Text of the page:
The Covid Pandemic and School

While practicing as a school psychologist during the Pandemic, I learned several valuable lessons over the 3 years. Below are three that have contributed most significantly to my practice as a Special Education Consultant.

  1. First and foremost is the importance of meaningful personal connections. Working throughout the Covid-19 pandemic has had a profound effect on students, families, and staff. No one was able to interact in the same way and this loss of meaningful connections has had a devastating effect on mental health. School is a safe haven for so many students. The loss of connections with friends and trusting adults has had a significant impact on everyone. During all of this trauma, parents reached out to me for advice and students routinely shared how they felt overwhelmed and saddened by the loss of in-person time with teachers and friends. Though stories were different, the lesson to be learned was the same: Meaningful connections make a difference.
  2. The second most important thing that I learned was the importance of resilience. In my counseling with students K-12, I recognized how significantly this trait impacts a student’s ability to succeed both personally and academically. Therefore I regularly worked with students to facilitate the learning of coping skills and strategies. I witnessed on a daily basis how young people are able to adjust. Not all, of course, which is why counseling with a skilled and compassionate provider is such a valuable component of their education. Students, families, and staff often sought me out to talk about a variety of concerns. I believe that I make people feel comfortable and they know that I am a safe and confidential resource.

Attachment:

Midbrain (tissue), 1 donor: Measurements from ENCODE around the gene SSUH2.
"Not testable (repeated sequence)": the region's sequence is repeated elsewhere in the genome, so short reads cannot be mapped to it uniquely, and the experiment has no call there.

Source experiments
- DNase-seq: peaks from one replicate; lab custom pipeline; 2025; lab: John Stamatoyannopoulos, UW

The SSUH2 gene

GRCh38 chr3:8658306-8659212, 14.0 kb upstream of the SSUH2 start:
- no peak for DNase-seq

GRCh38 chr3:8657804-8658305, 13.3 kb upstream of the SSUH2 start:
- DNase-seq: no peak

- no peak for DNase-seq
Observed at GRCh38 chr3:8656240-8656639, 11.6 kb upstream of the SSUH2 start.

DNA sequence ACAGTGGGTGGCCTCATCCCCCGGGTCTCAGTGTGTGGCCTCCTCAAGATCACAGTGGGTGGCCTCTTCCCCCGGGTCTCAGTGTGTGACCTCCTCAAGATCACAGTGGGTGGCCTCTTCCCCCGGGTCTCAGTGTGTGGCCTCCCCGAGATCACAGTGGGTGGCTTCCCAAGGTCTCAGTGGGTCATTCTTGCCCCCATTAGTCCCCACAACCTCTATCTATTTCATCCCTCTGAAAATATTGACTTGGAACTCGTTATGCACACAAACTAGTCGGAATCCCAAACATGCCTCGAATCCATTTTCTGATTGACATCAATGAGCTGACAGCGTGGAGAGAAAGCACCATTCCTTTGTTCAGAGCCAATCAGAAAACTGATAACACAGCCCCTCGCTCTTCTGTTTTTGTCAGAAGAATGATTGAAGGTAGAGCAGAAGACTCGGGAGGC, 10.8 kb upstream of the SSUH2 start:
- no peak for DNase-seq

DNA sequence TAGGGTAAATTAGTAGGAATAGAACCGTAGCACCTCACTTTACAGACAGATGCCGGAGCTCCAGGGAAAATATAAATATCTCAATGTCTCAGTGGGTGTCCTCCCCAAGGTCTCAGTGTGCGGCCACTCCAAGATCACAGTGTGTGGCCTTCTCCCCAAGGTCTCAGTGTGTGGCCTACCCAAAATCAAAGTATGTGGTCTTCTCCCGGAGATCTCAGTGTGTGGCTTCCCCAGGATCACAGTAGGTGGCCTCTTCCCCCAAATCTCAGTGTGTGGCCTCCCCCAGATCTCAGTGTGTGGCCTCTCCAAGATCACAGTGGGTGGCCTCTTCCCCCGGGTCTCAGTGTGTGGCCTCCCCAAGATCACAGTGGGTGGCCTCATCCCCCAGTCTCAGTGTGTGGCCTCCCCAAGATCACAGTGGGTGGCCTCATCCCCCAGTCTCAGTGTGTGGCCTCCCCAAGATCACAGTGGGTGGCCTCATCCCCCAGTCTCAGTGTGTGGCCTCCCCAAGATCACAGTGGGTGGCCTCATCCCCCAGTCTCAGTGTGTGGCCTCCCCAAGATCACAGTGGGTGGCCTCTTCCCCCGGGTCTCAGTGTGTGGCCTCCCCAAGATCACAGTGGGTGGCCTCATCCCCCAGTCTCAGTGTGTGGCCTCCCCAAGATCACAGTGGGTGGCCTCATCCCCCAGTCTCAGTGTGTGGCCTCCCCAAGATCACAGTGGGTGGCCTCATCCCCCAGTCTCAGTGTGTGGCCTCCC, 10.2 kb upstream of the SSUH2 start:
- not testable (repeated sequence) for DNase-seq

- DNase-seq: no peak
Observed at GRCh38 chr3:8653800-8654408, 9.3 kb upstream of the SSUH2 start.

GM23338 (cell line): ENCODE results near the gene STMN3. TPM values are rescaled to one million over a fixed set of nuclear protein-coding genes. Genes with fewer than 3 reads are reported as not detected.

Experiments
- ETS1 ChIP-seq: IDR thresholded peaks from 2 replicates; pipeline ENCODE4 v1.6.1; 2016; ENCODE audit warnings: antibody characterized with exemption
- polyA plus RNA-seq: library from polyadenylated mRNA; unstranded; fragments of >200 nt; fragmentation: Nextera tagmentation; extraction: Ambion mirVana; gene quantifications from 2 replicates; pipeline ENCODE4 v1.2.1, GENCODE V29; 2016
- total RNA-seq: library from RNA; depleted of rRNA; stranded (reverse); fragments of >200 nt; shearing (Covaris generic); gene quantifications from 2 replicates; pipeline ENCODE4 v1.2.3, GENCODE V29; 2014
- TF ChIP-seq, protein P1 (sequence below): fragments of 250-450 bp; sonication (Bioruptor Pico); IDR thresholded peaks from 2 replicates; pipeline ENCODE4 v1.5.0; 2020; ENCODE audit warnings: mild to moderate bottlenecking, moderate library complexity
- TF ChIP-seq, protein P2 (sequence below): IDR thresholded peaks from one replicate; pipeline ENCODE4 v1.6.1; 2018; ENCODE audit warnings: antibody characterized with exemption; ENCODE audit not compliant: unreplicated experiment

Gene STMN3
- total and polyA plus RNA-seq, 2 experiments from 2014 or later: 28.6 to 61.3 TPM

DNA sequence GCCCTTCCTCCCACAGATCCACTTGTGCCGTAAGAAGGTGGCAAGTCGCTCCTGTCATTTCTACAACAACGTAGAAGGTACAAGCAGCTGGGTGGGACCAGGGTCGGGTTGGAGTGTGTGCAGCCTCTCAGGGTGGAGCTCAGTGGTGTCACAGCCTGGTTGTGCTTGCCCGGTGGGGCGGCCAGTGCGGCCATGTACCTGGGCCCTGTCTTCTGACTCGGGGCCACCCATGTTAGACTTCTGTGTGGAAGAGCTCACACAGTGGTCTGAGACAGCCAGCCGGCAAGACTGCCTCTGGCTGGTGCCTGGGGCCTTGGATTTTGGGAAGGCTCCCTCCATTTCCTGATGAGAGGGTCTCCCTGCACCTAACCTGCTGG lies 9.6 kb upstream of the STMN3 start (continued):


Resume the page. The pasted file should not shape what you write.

3. The third most important thing that I learned about myself in the last few years is how much students suffer academically when they are not feeling supported by trusted adults in a safe environment. I witnessed even the brightest students struggle academically because of the uncertainty of world events. It reminded me that we often focus our attention towards academically weaker students but that many of our typically strong students will not be able to engage effectively with their education unless they feel safe and supported. This is a primary need of all students.
    Deirdre Rosenberg, M.S
    School Psychologist and Special Education Consultant